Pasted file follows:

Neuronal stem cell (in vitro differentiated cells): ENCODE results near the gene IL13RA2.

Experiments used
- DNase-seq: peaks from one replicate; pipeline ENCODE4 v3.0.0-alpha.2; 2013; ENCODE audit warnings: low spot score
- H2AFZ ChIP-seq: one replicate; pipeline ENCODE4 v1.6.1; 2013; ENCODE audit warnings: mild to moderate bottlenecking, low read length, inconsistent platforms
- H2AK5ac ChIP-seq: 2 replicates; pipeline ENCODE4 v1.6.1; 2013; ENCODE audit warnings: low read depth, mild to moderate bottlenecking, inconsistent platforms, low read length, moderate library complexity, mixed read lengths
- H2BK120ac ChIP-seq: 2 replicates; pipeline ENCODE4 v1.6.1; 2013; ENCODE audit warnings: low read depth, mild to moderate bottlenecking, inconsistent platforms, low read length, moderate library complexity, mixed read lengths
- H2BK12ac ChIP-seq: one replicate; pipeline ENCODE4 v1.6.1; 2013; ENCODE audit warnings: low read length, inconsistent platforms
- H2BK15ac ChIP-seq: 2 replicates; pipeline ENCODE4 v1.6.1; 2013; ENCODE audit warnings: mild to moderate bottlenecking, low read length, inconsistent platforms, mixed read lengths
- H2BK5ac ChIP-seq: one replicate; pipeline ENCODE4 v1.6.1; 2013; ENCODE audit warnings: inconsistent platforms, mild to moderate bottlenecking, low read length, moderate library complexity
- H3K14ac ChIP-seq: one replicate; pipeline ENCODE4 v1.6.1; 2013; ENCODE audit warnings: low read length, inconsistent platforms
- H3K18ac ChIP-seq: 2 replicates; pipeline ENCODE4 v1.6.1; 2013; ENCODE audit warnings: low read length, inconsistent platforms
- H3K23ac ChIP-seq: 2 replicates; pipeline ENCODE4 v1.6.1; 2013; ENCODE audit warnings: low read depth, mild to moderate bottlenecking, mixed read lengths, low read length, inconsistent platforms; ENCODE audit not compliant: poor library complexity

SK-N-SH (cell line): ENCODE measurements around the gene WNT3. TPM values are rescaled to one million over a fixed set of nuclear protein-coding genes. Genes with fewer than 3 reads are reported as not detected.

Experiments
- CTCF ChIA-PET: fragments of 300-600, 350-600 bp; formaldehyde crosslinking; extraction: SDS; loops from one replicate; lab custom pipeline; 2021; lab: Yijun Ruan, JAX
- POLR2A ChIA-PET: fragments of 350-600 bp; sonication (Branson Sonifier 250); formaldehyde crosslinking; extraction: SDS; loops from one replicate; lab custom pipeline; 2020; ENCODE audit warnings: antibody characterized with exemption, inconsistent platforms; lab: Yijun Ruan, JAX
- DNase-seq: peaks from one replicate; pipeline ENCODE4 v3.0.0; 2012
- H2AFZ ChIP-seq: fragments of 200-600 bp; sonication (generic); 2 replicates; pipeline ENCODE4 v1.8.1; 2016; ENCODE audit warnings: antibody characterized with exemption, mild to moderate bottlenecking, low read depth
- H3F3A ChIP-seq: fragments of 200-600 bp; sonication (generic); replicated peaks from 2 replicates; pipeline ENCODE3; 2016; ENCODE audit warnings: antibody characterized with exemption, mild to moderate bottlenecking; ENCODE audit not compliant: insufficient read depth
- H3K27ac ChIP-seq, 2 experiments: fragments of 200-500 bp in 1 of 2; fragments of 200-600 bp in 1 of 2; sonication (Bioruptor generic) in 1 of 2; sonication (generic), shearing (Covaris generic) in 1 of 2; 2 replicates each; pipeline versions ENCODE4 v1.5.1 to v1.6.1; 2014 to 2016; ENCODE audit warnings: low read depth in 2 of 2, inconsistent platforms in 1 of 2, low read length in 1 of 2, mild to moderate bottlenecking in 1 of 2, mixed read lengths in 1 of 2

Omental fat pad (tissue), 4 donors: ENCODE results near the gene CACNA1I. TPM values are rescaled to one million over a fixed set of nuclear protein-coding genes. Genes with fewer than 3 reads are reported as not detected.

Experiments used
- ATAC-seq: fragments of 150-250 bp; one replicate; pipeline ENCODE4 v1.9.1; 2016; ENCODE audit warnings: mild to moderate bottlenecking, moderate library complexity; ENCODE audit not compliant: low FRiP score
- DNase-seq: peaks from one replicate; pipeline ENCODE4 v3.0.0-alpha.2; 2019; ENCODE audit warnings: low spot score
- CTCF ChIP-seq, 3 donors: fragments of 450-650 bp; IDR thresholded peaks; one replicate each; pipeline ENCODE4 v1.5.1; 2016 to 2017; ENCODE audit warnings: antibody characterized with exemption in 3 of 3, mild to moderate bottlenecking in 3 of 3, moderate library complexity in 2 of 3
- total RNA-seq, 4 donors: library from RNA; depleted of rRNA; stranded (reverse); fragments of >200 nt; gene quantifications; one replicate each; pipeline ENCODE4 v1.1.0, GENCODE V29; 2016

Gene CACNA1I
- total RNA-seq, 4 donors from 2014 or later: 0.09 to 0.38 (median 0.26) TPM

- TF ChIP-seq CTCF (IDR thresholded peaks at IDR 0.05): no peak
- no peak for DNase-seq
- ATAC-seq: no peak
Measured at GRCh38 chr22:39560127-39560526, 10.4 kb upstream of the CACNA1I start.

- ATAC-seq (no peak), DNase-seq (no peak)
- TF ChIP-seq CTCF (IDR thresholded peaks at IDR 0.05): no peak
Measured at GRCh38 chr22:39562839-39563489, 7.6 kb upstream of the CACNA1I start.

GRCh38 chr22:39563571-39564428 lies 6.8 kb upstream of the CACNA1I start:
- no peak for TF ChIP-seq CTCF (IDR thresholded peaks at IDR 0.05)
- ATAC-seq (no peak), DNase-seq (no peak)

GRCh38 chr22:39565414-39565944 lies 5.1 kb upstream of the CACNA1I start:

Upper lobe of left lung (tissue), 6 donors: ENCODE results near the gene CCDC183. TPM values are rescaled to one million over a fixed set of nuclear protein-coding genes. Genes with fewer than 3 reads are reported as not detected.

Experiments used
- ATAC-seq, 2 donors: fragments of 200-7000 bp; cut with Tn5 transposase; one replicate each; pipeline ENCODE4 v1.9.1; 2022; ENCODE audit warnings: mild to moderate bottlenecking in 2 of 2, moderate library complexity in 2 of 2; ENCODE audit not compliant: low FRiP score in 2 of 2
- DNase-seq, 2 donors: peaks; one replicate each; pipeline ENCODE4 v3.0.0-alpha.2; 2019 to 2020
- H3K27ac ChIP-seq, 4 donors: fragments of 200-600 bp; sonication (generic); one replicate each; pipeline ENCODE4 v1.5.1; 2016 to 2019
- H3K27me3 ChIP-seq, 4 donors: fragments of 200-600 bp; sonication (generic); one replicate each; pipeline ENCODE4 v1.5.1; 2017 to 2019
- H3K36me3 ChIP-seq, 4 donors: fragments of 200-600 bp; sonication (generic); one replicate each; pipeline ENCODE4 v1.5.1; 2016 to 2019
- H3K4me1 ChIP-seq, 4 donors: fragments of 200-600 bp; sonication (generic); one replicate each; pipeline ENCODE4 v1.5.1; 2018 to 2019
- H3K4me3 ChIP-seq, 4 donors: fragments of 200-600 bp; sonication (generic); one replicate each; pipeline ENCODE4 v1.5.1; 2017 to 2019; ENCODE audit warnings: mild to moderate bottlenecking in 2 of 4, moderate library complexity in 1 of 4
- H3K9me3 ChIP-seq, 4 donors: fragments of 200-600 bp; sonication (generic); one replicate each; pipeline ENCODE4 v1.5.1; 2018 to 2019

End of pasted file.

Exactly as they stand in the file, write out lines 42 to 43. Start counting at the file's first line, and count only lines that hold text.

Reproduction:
- ATAC-seq, 2 donors: fragments of 200-7000 bp; cut with Tn5 transposase; one replicate each; pipeline ENCODE4 v1.9.1; 2022; ENCODE audit warnings: mild to moderate bottlenecking in 2 of 2, moderate library complexity in 2 of 2; ENCODE audit not compliant: low FRiP score in 2 of 2
- DNase-seq, 2 donors: peaks; one replicate each; pipeline ENCODE4 v3.0.0-alpha.2; 2019 to 2020